The above calling form of join() will raise an error if either there are no foreign keys between the two entities, or if there are multiple foreign key linkages between them. In the above calling form, join() is called upon to create the “on clause” automatically for us. The target can be any mapped entity or selectable, such as a Table:

q = session.query(User).join(addresses_table)

Joins to a Target with an ON Clause

The third calling form allows both the target entity as well as the ON clause to be passed explicitly. Suppose for example we wanted to join to Address twice, using an alias the second time. We use aliased() to create a distinct alias of Address, and join to it using the target, onclause form, so that the alias can be specified explicitly as the target along with the relationship to instruct how the ON clause should proceed:

a_alias = aliased(Address)

q = session.query(User).\
        join(a_alias, User.addresses).\

Where above, the generated SQL would be similar to:

SELECT user.* FROM user
    JOIN address ON = address.user_id
    JOIN address AS address_1 ON
    WHERE address.email_address = :email_address_1
    AND address_1.email_address = :email_address_2

The two-argument calling form of join() also allows us to construct arbitrary joins with SQL-oriented “on clause” expressions, not relying upon configured relationships at all. Any SQL expression can be passed as the ON clause when using the two-argument form, which should refer to the target entity in some way as well as an applicable source entity:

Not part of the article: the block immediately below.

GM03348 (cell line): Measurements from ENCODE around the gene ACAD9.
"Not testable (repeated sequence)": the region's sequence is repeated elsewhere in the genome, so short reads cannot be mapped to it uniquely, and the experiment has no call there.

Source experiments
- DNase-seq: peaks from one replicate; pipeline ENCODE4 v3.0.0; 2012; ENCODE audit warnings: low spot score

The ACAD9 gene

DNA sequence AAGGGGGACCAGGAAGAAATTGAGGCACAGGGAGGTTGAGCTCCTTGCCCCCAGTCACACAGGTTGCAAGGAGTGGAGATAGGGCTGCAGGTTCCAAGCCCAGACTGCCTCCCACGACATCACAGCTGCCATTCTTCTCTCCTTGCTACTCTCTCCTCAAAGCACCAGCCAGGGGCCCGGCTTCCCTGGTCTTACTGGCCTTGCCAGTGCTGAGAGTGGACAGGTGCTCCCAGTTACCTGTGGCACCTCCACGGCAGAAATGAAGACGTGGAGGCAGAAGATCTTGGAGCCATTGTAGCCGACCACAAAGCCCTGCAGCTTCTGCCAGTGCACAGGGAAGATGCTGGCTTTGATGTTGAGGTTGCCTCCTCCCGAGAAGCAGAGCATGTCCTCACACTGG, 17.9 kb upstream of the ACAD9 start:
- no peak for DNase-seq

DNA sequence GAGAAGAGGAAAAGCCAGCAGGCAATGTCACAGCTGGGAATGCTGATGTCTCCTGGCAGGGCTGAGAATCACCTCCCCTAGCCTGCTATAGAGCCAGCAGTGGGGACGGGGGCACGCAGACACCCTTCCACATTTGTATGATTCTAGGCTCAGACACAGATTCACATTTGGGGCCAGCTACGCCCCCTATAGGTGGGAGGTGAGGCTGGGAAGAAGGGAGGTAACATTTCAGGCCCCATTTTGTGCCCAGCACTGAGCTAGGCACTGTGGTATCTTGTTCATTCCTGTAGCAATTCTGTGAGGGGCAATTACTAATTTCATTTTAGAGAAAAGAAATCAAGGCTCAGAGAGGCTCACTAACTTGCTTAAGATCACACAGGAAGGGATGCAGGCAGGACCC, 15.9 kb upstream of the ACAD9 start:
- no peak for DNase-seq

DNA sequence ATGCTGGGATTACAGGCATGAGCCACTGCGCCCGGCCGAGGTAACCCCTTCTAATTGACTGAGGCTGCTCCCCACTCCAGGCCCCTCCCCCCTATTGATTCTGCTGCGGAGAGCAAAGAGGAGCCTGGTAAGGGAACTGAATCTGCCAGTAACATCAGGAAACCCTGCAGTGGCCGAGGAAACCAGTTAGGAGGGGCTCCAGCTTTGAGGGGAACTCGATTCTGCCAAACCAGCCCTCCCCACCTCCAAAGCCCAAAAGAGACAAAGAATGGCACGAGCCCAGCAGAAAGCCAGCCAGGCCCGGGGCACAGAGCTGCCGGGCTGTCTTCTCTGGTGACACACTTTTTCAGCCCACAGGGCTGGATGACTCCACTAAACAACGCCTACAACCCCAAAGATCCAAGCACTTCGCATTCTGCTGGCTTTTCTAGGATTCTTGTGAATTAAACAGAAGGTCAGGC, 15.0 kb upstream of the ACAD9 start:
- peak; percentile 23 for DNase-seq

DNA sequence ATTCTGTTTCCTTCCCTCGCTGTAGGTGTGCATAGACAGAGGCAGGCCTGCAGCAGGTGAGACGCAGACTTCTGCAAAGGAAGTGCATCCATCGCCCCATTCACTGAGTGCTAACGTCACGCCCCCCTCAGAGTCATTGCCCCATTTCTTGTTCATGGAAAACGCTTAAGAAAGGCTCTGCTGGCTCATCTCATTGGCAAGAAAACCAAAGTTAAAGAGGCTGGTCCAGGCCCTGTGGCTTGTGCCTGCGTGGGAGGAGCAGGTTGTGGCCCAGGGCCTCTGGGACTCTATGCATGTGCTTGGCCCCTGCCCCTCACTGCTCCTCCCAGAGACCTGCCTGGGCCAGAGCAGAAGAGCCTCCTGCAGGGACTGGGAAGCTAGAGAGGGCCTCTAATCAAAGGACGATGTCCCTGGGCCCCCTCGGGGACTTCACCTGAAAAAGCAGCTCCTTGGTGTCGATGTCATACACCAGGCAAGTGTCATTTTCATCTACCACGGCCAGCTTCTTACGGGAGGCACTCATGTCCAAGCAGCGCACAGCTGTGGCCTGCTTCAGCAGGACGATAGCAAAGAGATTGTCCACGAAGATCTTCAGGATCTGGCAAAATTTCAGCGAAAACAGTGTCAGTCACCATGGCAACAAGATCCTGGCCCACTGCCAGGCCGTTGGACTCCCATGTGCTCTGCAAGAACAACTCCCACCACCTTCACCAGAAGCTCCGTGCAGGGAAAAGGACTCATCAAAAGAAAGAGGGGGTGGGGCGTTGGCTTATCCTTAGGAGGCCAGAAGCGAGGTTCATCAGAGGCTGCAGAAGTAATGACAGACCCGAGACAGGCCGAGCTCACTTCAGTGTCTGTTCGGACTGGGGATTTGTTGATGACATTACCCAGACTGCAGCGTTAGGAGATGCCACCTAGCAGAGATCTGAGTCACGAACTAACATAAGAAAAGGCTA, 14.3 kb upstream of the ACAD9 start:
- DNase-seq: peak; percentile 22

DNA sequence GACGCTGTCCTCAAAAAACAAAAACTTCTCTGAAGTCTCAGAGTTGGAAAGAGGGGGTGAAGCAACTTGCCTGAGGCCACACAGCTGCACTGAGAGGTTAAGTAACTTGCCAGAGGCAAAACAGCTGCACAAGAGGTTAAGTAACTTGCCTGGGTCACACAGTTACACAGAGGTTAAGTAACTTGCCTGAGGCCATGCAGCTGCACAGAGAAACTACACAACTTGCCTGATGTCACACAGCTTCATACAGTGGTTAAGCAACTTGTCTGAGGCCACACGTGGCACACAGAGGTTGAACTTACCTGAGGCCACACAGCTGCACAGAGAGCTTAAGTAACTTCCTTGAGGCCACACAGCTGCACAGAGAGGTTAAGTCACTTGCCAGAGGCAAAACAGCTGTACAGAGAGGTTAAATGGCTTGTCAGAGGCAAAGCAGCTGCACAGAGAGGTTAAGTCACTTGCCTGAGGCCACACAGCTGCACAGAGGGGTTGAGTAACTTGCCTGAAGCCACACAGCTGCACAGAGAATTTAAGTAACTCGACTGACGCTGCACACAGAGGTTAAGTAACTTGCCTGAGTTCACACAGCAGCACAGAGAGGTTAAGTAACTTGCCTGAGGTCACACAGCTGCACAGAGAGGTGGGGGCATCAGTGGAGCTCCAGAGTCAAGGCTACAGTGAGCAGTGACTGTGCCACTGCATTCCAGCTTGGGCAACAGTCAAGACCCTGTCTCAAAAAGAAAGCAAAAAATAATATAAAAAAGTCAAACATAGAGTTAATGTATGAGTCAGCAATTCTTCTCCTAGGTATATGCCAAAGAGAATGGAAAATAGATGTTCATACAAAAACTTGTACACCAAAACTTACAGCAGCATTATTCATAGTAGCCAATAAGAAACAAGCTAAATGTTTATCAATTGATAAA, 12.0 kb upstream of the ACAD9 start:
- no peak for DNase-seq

q = session.query(User).join(Address,

Changed in version 0.7: In SQLAlchemy 0.6 and earlier, the two argument form of join() requires the usage of a tuple: query(User).join((Address, This calling form is accepted in 0.7 and further, though is not necessary unless multiple join conditions are passed to a single join() call, which itself is also not generally necessary as it is now equivalent to multiple calls (this wasn’t always the case).

Advanced Join Targeting and Adaption

There is a lot of flexibility in what the “target” can be when using join(). As noted previously, it also accepts Table constructs and other selectables such as alias() and select() constructs, with either the one or two-argument forms: